Emma told the audience of kids and adults that she decided to write about Jose Marti because her family is Cuban-American and "Jose Marti is very important to Cubans. He's someone who helped Cuba become independent from Spain and he also wrote beautiful poems." In her book, Emma uses lyrical language and free verse -- in both English and Spanish --  to tell Marti's story, beginning with his childhood when "his father took him to the countryside/where he listened to the crickets chirp/ and the roosters crow."

Throughout Marti's Fight For Freedom, Emma highlights Marti's love of nature and his persistent, courageous efforts to rid Cuba of its Spanish rulers. Even prison couldn't dim Marti's ardor for the cause of Cuban freedom, a cause he continued even when forced to move to New York. As Emma writes: "Wherever he went, Jose was inspired/ to find people who also believed in equality and liberty." After 15 years of living in New York, Marti finally was able to return is beloved Cuba, where he died in battle against the Spanish. Emma writes: "He didn't live to see his dreams come true/ but Jose's friends carried his words in their hearts/ and finished the fight."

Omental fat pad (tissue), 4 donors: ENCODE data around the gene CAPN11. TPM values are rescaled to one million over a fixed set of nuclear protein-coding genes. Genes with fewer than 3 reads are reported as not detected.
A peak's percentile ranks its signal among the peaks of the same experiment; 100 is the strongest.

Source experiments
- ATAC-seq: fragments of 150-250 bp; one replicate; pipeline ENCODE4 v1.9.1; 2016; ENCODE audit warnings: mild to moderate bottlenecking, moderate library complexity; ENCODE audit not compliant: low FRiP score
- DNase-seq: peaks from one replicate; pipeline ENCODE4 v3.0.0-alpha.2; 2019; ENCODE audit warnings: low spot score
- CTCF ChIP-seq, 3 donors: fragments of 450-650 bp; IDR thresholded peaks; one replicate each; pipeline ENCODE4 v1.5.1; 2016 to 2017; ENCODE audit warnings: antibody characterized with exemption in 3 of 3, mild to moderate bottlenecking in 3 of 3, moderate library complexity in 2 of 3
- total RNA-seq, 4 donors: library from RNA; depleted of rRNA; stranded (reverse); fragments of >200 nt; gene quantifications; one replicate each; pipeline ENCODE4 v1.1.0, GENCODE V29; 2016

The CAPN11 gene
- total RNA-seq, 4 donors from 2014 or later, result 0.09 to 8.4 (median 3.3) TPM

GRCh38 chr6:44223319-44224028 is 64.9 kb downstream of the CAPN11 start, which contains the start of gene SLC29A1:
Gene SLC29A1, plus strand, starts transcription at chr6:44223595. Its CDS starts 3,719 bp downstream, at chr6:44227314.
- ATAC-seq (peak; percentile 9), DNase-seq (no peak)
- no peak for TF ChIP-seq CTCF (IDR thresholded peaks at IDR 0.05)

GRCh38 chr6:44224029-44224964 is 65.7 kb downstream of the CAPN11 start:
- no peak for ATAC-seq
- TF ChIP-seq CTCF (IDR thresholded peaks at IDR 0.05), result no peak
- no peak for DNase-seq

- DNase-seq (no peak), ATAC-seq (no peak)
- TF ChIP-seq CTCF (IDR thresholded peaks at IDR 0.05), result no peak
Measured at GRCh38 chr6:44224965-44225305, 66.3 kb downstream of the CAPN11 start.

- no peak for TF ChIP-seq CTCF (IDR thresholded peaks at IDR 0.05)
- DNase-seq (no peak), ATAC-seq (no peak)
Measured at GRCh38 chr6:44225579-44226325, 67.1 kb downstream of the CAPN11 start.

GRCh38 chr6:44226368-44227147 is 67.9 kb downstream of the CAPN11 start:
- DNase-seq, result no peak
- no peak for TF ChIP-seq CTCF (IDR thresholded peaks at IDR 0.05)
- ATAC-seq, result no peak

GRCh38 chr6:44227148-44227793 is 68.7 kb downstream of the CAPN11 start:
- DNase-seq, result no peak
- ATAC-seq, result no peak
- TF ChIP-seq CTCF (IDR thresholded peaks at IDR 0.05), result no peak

Emma's stirring text is matched by the illustrations by Beatriz Vidal. Done in gouache, Vidal's artwork has a folk art quality that works well in telling Marti's story. Reviewing the book, Kirkus noted: "In bringing an important life back into the conversation during divided political times, this book spotlights a steadfast hero and brilliant writer still worth admiring today." 

One young audience member asked Emma what was her favorite poem by Marti. She responded that she especially loves this poem:
I come from every place
And I'm on the road to everywhere:
I am art amid the arts,
And in the mountain chain, a link.
Emma concluded her program by giving kids a written prompt that allowed them to try writing a bit of poetry in Marti's style. Everyone enjoyed trying it out -- even the adults!